A Family Portrait Drawing That Isn’t Idealized (by Portrait Artist Edgar Jerin)

Rachel Rubin Wolf has a slight bias when it comes to art, and she’s not afraid to admit it. As the editor of the Strokes of Genius series, she sees numerous paintings and drawings, and must narrow them down to the best of the best. But when she was selecting art for Strokes of Genius 6, she says that she found herself making a special list of the most striking works by portrait artists, the results of which are now featured in Art Journey Portraits and Figures.

This somber charcoal portrait drawing below by Edgar Jerins is one of 100 artworks that made the cut. I immediately felt drawn into it, and after reading the story of the individuals that Jerins has portrayed, I understand why it feels so personal. These aren’t just random subjects; they’re family, and you can sense the narrative that’s being told.

Portrait artist Edgar Jerins, charcoal drawing

Daina and Doyle at Home with Anita’s Children (charcoal on paper, 60×96) by portrait artist Edgar Jerins, who works from a combination of photo references and life. He says “There is no substitute for working from life.”

“In spring 2013 I returned to Lindsburg, Kansas, to continue the narrative of my first cousins, the Cepure family,” says Jerins. “The drawing is of my cousins David, Anita and Daina. Daina is married to Doyle, and their union is childless; Anita is divorced from her husband, but has three children–Barry, Sarah and Brittany–who have all been taken in by Daina and Doyle following unsuccessful placement and abuse in foster homes. Anita and her brother David are visiting Daina and Doyle’s home, bathed in the drama of Anita’s attempts to woo her children back. Anita and David, despite early talent and promise, have become victims of depression and substance abuse. The emotional loyalties and relationships change daily, if not hourly, with potential breakdowns and explosions held at bay by Daina and Doyle providing practicalities.”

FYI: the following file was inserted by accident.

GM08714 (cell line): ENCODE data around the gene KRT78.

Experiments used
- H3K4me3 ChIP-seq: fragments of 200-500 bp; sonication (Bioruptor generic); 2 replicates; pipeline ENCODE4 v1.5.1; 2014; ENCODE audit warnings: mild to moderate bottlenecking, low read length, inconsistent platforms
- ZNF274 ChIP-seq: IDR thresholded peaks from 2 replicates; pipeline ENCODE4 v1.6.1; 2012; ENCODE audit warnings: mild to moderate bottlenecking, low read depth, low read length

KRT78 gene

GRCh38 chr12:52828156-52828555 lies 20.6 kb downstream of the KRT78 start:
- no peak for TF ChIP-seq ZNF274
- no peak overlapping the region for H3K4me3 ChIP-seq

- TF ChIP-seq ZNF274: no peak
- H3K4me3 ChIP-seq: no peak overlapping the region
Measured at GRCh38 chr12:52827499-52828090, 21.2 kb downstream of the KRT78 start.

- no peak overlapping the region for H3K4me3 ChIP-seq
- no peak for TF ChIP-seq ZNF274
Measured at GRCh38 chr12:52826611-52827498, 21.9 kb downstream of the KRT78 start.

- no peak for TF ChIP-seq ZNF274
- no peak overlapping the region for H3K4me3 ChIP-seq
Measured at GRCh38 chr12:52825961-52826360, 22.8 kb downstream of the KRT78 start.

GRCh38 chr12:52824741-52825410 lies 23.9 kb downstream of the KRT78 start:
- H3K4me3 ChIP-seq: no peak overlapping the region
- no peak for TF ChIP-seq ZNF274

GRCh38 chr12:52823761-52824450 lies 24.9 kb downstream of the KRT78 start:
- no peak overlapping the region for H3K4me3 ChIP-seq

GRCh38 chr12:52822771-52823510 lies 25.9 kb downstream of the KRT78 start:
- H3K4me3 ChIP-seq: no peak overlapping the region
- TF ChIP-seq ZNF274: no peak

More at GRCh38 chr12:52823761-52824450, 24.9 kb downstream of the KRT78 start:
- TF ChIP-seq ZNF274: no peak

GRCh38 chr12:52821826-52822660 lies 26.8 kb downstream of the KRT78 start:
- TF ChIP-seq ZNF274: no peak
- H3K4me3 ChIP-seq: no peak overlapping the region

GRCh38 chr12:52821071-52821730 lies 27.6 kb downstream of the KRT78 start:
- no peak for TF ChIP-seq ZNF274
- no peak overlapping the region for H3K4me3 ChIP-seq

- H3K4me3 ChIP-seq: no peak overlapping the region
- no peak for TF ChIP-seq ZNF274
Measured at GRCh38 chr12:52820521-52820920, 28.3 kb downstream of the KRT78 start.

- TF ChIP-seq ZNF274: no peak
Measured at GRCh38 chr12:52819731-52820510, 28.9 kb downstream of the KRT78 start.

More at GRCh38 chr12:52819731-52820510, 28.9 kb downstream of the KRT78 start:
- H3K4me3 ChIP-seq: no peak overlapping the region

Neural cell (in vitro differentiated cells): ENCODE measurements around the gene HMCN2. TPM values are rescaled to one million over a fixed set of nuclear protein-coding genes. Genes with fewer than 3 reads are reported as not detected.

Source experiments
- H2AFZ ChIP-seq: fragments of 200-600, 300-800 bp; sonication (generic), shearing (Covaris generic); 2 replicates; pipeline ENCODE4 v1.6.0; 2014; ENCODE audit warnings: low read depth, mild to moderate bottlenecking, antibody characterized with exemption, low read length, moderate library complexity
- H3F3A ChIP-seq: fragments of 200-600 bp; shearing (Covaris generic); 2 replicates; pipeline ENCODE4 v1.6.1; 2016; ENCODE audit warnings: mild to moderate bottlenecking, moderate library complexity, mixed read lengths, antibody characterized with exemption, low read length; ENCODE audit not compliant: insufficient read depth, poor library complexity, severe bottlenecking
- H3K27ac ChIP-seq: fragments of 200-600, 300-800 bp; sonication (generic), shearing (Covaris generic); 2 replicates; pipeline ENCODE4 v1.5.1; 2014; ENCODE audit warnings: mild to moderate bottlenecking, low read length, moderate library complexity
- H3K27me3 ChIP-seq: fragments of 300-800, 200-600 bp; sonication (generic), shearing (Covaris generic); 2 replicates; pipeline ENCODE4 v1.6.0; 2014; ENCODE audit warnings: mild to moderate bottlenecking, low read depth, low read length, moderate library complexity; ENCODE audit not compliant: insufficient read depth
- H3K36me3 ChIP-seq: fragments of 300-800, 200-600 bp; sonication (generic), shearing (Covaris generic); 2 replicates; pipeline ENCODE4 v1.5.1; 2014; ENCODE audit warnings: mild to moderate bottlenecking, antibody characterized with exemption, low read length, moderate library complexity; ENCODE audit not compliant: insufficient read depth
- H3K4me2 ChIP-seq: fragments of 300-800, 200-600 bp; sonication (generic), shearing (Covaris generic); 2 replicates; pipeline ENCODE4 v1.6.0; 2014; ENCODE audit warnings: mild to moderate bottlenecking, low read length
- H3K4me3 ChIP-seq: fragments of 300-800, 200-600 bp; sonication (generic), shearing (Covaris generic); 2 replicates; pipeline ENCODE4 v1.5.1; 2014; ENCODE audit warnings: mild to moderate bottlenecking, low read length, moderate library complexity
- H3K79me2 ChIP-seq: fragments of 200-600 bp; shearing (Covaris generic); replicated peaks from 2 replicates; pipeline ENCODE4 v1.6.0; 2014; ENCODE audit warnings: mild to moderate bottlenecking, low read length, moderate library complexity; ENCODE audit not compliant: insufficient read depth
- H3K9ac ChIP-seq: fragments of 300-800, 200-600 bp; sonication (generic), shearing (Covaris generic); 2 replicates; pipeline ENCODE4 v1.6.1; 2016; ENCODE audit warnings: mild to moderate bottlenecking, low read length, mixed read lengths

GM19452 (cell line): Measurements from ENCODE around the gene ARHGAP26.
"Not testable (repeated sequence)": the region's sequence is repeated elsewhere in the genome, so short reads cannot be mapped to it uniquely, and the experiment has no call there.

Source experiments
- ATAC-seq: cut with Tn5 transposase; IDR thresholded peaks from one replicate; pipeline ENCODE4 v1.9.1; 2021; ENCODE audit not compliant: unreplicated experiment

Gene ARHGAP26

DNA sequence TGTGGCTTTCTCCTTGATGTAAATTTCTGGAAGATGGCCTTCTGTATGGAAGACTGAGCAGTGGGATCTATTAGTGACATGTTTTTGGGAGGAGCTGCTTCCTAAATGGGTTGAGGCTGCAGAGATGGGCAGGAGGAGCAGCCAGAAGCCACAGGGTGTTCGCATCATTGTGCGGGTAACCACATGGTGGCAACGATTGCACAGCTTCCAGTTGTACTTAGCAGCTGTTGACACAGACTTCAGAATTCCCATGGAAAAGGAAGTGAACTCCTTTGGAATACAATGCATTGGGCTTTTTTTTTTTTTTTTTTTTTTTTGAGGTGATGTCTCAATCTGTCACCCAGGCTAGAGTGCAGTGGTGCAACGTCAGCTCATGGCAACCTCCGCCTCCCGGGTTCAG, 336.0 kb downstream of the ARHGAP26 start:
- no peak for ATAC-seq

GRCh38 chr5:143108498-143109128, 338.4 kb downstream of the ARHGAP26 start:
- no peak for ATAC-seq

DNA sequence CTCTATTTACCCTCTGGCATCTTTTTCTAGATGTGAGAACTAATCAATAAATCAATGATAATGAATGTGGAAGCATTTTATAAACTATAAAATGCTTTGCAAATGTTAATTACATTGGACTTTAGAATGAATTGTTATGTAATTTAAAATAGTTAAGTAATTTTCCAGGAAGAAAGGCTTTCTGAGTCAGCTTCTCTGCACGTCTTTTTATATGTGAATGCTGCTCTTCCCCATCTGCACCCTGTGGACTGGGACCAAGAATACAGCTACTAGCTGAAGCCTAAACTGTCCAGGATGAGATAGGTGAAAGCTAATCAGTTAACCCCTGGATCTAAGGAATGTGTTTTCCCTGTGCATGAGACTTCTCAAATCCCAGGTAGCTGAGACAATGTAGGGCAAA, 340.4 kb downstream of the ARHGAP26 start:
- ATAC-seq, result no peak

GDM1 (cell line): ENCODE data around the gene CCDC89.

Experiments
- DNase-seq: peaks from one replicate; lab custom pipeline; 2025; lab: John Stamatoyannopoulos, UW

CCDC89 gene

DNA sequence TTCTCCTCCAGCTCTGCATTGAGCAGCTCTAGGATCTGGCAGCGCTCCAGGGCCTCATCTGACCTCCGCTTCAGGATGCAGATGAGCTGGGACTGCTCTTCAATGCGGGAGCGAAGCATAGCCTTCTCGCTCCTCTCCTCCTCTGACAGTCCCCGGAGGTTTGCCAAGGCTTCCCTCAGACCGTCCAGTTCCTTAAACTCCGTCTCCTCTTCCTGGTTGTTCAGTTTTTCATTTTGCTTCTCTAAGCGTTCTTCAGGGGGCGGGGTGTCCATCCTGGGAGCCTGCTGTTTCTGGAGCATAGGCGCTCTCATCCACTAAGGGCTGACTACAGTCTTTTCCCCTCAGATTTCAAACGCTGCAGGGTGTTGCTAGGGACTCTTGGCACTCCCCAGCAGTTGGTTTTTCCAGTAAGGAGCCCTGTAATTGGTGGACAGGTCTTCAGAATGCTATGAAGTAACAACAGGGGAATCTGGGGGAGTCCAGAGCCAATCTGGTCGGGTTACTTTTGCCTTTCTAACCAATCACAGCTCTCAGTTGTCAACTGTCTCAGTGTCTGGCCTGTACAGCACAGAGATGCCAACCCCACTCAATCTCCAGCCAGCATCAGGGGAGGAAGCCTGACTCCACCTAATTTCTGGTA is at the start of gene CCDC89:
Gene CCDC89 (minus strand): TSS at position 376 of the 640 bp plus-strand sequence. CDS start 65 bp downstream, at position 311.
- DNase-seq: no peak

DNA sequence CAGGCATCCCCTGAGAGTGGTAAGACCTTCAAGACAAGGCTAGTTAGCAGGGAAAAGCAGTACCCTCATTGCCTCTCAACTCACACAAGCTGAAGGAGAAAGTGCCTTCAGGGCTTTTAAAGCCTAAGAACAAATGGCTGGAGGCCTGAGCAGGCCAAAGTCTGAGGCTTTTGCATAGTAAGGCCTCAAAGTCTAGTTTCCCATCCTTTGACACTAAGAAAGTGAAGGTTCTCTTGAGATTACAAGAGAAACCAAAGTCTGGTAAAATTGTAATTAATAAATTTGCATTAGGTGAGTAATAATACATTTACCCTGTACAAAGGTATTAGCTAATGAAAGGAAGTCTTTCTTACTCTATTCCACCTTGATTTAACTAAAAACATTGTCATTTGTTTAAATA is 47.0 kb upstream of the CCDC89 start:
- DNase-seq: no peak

Jerins goes on to express something that’s important, in my humble opinion, because it sums up how art connects us despite our differences: “My hope is that if someone facing a crisis saw one of my drawings that they felt less alone in their pain.” (tweet this)

I thank this portrait artist, and the 99 others featured in Art Journey Portraits and Figures (get your copy here) for sharing their art, their stories and their techniques in this moving collection.

Yours in art,
Cherie

Cherie Haas, online editor

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